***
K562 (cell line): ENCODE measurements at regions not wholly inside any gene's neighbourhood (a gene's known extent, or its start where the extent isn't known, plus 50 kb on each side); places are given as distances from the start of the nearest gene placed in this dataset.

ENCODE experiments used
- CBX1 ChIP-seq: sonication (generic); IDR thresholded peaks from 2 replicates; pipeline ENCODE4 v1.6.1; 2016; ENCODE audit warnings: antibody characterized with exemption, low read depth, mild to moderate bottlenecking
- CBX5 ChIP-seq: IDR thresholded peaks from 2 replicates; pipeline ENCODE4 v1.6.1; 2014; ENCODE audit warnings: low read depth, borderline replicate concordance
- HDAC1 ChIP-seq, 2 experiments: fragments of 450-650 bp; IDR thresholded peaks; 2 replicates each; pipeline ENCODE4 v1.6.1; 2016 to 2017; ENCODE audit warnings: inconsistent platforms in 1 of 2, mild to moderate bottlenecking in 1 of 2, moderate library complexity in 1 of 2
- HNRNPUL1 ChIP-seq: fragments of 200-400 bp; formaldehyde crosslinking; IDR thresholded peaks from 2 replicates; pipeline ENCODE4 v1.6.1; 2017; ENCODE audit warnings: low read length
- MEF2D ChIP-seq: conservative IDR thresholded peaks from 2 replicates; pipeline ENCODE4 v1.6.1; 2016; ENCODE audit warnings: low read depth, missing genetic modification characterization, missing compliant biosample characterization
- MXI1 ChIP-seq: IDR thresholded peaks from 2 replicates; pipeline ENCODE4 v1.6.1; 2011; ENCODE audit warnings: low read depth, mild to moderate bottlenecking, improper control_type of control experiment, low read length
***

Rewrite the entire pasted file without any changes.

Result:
K562 (cell line): ENCODE measurements at regions not wholly inside any gene's neighbourhood (a gene's known extent, or its start where the extent isn't known, plus 50 kb on each side); places are given as distances from the start of the nearest gene placed in this dataset.

ENCODE experiments used
- CBX1 ChIP-seq: sonication (generic); IDR thresholded peaks from 2 replicates; pipeline ENCODE4 v1.6.1; 2016; ENCODE audit warnings: antibody characterized with exemption, low read depth, mild to moderate bottlenecking
- CBX5 ChIP-seq: IDR thresholded peaks from 2 replicates; pipeline ENCODE4 v1.6.1; 2014; ENCODE audit warnings: low read depth, borderline replicate concordance
- HDAC1 ChIP-seq, 2 experiments: fragments of 450-650 bp; IDR thresholded peaks; 2 replicates each; pipeline ENCODE4 v1.6.1; 2016 to 2017; ENCODE audit warnings: inconsistent platforms in 1 of 2, mild to moderate bottlenecking in 1 of 2, moderate library complexity in 1 of 2
- HNRNPUL1 ChIP-seq: fragments of 200-400 bp; formaldehyde crosslinking; IDR thresholded peaks from 2 replicates; pipeline ENCODE4 v1.6.1; 2017; ENCODE audit warnings: low read length
- MEF2D ChIP-seq: conservative IDR thresholded peaks from 2 replicates; pipeline ENCODE4 v1.6.1; 2016; ENCODE audit warnings: low read depth, missing genetic modification characterization, missing compliant biosample characterization
- MXI1 ChIP-seq: IDR thresholded peaks from 2 replicates; pipeline ENCODE4 v1.6.1; 2011; ENCODE audit warnings: low read depth, mild to moderate bottlenecking, improper control_type of control experiment, low read length